Cooking and eating with the seasons is all well and good, if you can stand the melancholy that descends when a fresh favorite inevitably passes into see-you-next-year status. Right now, it's chanterelles.
Last year, I think I ran across fresh chanterelles a single time at Costco, and of course I bought them. The golden-tangerine wild mushrooms, a late-fall treat, are little seen in my regular shopping rounds. Or, were—this year, they transcended special-occasion status, since they seemed to be there all through November. Then, Jay Selman, who’s sort of a silent member of the James Beard Foundation Award-winning Grape Radio consortium responsible for Orange Coast’s “The Wine Dudes” blog, asked me if I’d seen the especially nice specimens at Grower’s Direct. I had not, but that was easily corrected when I purchased chanterelles at both the Costa Mesa and Aliso Viejo locations. At $13.99 a pound, they were more expensive than Costco’s $9.99, but either price is a stone bargain, considering they’re usually in the $20-plus range.
Selman says he likes to roast them, and I have to agree that that’s a great method. Trimmed and cut into pieces if very large, put into a vessel that just contains them, seasoned with salt and pepper, then into a 400-degree oven for half an hour or so—longer won’t hurt, and stir every now and then—they need little else. The idea is to get the mushrooms to give up their considerable liquid, which then evaporates, leaving concentrated flavor and tender results. At this point, they can be refrigerated, to be used wherever you would want to add mushrooms. If serving right away, stir in a couple of tablespoons of minced shallot and some butter, and check salt and pepper. Or, try the classic Italian funghi treatment of a little chopped garlic and a handful of chopped parsley, drizzled with olive oil.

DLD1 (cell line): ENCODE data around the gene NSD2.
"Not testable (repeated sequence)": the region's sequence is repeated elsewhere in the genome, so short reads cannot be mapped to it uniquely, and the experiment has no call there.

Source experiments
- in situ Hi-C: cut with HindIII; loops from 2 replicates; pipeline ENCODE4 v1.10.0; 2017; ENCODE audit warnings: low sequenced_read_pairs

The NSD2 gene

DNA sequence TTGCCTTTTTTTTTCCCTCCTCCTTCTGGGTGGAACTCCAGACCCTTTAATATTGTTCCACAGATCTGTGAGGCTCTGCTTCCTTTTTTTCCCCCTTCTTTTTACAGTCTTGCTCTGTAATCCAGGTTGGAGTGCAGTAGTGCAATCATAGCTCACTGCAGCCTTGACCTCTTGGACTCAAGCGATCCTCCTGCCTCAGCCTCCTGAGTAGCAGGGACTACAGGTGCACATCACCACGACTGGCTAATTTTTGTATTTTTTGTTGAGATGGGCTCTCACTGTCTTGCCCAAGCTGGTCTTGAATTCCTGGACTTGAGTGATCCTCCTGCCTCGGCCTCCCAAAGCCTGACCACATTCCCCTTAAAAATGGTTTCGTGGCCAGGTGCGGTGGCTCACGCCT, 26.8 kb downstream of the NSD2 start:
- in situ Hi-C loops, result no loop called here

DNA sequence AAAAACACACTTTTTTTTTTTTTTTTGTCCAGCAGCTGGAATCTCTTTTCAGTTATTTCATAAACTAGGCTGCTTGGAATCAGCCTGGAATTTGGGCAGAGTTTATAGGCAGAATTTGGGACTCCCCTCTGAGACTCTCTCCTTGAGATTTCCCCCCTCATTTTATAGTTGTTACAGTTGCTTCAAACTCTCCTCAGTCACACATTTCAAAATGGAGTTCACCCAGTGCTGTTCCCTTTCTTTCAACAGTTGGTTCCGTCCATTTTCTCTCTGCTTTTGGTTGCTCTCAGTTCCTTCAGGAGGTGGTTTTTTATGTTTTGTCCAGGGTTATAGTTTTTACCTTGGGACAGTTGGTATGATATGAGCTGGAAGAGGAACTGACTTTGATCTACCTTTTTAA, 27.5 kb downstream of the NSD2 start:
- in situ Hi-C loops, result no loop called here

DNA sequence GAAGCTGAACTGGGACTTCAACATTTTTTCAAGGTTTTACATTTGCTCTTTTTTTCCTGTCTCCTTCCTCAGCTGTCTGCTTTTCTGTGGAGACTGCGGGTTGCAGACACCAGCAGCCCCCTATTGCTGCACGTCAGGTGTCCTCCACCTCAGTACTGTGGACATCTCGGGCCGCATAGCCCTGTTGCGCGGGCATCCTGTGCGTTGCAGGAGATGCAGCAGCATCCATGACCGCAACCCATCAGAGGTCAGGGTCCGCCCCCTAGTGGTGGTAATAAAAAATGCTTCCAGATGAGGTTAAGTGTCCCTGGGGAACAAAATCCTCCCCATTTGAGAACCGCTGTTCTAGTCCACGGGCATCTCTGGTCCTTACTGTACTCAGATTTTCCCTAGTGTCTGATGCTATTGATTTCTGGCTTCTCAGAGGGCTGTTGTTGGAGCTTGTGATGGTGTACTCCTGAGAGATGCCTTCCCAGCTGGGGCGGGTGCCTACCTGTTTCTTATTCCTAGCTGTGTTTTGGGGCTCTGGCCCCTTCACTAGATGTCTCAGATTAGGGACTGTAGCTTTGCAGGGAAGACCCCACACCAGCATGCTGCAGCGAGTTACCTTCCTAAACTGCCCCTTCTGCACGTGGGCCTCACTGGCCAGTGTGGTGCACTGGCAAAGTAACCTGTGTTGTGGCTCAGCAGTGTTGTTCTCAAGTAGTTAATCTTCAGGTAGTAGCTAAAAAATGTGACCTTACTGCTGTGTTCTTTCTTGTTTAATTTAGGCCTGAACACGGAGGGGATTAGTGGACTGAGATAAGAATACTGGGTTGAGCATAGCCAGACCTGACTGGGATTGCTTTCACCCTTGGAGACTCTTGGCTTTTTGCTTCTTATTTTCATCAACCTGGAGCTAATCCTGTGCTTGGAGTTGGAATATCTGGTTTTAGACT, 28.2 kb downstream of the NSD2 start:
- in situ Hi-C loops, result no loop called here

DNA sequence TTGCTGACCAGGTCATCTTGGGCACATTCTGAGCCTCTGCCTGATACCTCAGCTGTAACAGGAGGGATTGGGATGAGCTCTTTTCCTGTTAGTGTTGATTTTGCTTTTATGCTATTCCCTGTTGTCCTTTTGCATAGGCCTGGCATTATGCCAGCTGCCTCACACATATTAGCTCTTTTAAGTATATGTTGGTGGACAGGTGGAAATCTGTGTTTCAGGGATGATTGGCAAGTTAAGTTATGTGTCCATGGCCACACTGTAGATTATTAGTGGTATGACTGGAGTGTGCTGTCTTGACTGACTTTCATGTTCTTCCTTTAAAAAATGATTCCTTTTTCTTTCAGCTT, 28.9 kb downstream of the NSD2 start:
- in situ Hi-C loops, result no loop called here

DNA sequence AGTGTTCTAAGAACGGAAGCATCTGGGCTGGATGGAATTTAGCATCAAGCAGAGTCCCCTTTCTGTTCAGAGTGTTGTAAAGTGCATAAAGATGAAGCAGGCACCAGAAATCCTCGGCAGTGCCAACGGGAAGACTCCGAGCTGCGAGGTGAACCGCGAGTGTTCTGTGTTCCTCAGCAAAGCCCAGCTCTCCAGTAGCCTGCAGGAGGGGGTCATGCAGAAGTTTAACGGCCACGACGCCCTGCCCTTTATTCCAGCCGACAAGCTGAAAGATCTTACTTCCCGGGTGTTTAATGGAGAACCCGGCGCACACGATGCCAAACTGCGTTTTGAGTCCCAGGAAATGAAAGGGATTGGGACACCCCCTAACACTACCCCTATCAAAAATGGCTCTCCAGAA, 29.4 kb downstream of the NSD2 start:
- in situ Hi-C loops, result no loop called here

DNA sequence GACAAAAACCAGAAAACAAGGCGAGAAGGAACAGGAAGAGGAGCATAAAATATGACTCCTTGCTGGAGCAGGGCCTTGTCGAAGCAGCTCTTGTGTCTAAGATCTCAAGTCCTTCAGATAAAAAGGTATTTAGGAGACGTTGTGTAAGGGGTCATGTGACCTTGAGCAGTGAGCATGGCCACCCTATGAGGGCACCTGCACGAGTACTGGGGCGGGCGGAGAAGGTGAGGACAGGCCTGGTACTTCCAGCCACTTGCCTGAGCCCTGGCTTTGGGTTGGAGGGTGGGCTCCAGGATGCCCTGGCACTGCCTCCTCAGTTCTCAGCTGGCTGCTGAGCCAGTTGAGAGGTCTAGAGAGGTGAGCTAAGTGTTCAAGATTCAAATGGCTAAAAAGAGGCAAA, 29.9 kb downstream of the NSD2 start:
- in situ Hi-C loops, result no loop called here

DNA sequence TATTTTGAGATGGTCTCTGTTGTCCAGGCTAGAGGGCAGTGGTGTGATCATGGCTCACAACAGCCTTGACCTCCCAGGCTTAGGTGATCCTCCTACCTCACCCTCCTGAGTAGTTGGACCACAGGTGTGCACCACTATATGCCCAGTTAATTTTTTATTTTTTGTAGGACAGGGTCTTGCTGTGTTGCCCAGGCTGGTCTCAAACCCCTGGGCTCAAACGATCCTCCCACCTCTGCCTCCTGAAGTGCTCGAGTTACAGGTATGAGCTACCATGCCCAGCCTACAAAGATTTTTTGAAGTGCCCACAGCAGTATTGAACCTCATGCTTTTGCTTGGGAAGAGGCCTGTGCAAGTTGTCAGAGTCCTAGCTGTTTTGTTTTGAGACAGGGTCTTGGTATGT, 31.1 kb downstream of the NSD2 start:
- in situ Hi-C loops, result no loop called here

Seriously—provided you salt and pepper them adequately, it’s hard to go wrong. The time is now, though, if you’re lucky enough to get some of the last we’ll see until next October. Bad weather in the Pacific Northwest has curtailed the 2013 chanterelle season. But don’t hesitate to dry-roast regular cultivated mushrooms, brown or white, the same way. Or use oyster or other fresh mushrooms you can find at O.C. farmers markets. During weekend cooking, do a pound or two to have fridge treasure for the whole week.
Now we just need Jay Selman to recommend a wine that goes with rest-of-the-year mushrooms.